I became a permanent resident of Canada 10 years ago, in fall 2005. Looking back, it happened rather unceremoniously. One morning, I read the note on my e-file: “decision made”. Next thing you know, I was FedExing my passport to my parents in France since I was already in Canada. My mum made the trip to the Canadian embassy in Paris and sent the document back with the visa affixed. A few weeks later, Feng and I drove to the closest US border where I briefly exited Canada only to re-enter minutes later and officially “land” as an immigrant. A permanent resident card followed in the mail—I handed it back in 2009 when I became a Canadian citizen.
So, ten years later, what am I? French or Canadian?
We start the day much later than living in Ottawa, who seem to enjoy taking yoga classes at 6 a.m. to be at work at 7 a.m. We go to bed late as well.
We don’t have a cottage, we don’t own camping equipment, we don’t have a SUV, a pet or a finished basement. We don’t have debts but we own several credit cards each. We only have one small car but we both have a driver license. We live in a house but it’s a small (by Canadian standards) semi-detached, and we are in a residential neighborhood but not in far-far-away suburbia. We tend to shop in big-box stores because that’s what we have around, but we don’t collect points on loyalty cards or stock up products in the basement as if the world was going to end.
We both worked in an office environment and hated office politics and the lack of freedom—we had to quit every time we wanted to take unpaid time off. Freelancing suits us better. Like French, I value time off and I think there is nothing wrong with taking holidays—and I don’t feel guilty about it. We work hard and play hard—we can have twelve-hour workdays for a while and just go “fuck it” and jump on a plane to live like hippies for a while.
We celebrate most Canadian holidays and traditions, such as Thanksgiving, Halloween, Canada Day or Boxing Day, but our way of celebrating may not be conventional (for instance, we rarely cook typical holiday food).
I watched TV for the first couple of years because I was still learning English and I had a lot of free time. I used to like The Tonight Show with Jay Leno and reruns of Friends, The Simpsons or House MD. These days, I can’t remember the last time I turned it on—too many commercial breaks. When I clean the house or put the laundry away, I stream French TV programs on YouTube, mostly documentaries like Envoyé Spécial or Zone Interdite.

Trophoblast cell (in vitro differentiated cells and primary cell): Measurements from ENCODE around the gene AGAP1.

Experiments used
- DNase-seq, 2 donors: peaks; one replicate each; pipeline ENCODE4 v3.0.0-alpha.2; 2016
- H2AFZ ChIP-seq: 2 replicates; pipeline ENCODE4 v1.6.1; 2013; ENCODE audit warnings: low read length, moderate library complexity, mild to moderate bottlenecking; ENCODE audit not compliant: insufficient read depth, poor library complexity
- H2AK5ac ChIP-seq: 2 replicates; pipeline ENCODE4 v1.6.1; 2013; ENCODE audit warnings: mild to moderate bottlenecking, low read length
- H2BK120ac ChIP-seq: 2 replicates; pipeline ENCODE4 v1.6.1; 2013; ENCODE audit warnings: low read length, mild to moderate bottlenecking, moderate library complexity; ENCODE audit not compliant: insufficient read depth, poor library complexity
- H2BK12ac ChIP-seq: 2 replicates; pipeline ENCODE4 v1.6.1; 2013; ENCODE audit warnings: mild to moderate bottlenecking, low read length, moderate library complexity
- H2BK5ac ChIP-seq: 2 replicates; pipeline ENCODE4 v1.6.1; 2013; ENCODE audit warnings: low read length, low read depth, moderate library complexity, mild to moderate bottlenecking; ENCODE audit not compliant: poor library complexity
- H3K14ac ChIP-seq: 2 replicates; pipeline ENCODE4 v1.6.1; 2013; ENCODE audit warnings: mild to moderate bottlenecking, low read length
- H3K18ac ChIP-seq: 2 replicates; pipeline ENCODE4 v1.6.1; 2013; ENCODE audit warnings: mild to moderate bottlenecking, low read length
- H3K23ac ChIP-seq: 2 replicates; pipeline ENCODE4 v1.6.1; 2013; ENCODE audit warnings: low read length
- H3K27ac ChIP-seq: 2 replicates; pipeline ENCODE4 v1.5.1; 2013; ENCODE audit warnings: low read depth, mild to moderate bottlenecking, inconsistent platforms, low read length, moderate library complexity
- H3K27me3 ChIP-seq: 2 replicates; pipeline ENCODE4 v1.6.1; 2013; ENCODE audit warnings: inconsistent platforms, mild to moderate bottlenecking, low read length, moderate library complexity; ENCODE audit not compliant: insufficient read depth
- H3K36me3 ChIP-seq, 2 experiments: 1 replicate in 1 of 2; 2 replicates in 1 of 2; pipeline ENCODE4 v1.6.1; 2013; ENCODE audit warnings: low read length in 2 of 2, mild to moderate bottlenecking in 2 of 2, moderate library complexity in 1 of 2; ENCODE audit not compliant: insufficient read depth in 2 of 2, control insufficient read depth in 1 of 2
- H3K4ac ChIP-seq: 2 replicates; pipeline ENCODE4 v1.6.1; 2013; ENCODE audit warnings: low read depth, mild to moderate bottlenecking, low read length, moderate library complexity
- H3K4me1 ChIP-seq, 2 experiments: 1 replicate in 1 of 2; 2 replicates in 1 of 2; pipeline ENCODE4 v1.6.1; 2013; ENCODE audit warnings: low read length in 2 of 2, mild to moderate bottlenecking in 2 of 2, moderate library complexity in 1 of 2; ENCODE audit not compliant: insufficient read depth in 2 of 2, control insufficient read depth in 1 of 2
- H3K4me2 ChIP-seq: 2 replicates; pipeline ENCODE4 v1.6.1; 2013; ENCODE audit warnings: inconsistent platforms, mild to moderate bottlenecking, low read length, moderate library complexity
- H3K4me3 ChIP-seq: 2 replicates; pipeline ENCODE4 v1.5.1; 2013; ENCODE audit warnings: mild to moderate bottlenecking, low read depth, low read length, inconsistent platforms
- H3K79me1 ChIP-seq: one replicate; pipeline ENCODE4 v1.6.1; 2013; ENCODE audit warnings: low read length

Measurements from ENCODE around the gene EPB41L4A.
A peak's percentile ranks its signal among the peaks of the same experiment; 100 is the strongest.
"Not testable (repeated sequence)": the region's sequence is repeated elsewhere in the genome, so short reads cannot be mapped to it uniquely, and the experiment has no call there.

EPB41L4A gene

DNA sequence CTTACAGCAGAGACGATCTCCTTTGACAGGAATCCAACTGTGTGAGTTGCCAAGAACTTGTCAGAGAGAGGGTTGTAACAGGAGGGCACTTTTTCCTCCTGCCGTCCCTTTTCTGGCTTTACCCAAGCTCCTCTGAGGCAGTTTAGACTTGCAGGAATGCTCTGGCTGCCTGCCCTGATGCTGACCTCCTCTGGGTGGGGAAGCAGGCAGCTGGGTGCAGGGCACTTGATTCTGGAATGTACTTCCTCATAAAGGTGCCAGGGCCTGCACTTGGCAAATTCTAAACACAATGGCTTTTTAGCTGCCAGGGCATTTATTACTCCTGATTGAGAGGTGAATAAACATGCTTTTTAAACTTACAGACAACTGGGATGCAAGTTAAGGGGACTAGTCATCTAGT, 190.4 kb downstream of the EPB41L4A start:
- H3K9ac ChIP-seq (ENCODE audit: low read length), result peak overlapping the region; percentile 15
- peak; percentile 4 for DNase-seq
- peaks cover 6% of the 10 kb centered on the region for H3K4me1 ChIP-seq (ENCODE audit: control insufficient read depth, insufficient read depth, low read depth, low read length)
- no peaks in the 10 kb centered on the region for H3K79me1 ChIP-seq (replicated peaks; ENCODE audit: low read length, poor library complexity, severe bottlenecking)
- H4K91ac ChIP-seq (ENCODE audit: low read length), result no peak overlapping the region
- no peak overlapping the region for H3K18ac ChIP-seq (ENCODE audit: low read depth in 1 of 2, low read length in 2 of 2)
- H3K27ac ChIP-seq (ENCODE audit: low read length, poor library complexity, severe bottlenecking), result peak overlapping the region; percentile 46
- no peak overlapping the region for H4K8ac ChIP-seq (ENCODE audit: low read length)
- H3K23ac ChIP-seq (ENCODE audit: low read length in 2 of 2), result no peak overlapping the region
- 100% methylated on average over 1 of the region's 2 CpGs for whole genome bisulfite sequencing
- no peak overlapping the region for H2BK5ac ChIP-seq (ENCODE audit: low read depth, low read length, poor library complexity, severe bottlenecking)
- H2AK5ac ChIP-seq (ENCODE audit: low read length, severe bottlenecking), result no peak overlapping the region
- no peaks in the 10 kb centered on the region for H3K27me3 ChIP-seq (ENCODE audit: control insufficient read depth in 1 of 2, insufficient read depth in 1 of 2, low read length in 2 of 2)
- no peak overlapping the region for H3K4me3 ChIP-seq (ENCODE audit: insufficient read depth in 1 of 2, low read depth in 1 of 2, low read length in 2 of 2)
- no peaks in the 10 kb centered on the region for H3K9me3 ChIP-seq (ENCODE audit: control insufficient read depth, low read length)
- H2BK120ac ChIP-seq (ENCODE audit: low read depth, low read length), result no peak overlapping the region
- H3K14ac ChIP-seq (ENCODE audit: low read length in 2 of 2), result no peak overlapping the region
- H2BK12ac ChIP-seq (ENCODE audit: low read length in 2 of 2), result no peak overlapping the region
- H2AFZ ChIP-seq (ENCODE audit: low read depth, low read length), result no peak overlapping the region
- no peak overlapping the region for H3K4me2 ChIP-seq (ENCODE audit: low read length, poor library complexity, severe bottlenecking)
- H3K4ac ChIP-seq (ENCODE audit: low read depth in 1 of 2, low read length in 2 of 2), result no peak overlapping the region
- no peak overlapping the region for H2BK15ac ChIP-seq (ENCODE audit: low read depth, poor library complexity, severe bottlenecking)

Unless we rent a video, we watch American (or very occasionally Canadian, British or Australian) movies.
I mostly listen to American podcasts, with the exception of the French Affaires Sensibles that I download almost every day. My music folder is a big mix of British, American, French, Chinese and Latino bands—it’s like the United Nations in there.
About 95% of the books I read are in English, written by British, Australian or American authors. I only follow a handful of French writers whenever they publish something new. On the other hand, I tend to like French magazines (when I can find them) better than their US or Canadian counterparts.
I don’t watch sports but if I really have to, I quite enjoy hockey and we went to several games. It’s fast paced and pretty exciting (unlike, ahem, baseball). Back in Europe, football was king and many people enjoyed online football betting for any match, especially during big events like the League Cup or the World Cup.
The way I eat is very French but what I eat is very North American.
No six-o’clock dinner here, Feng and I both eat very late. I don’t care much for American (or English) breakfast—nothing personal against eggs, pancakes, bacon, toasts, etc. but I stick to black coffee (and cigarette). I don’t snack throughout the day, I’ve never been able to get past the voice in my head that says “on ne grignote pas entre les repas!” (“don’t eat between meals!”, something most French kids probably heard). When I eat, I do it seriously, I sit down and enjoy. You will never see me grabbing a bite behind the wheels or standing in a busy food court. If I can’t enjoy the moment, then I eat later or skip the meal altogether.
I rarely eat French food or French products. I gave up on cheese years ago: imported cheese is too expensive, processed cheese tastes like plastic. I stick to spreadable cheese, like Philadelphia. I don’t drink milk but I probably eat more yogurts than your average Canadian. I don’t cook typical French meals, although I probably could since I can find all kinds of ingredients here. It just doesn’t occur to me.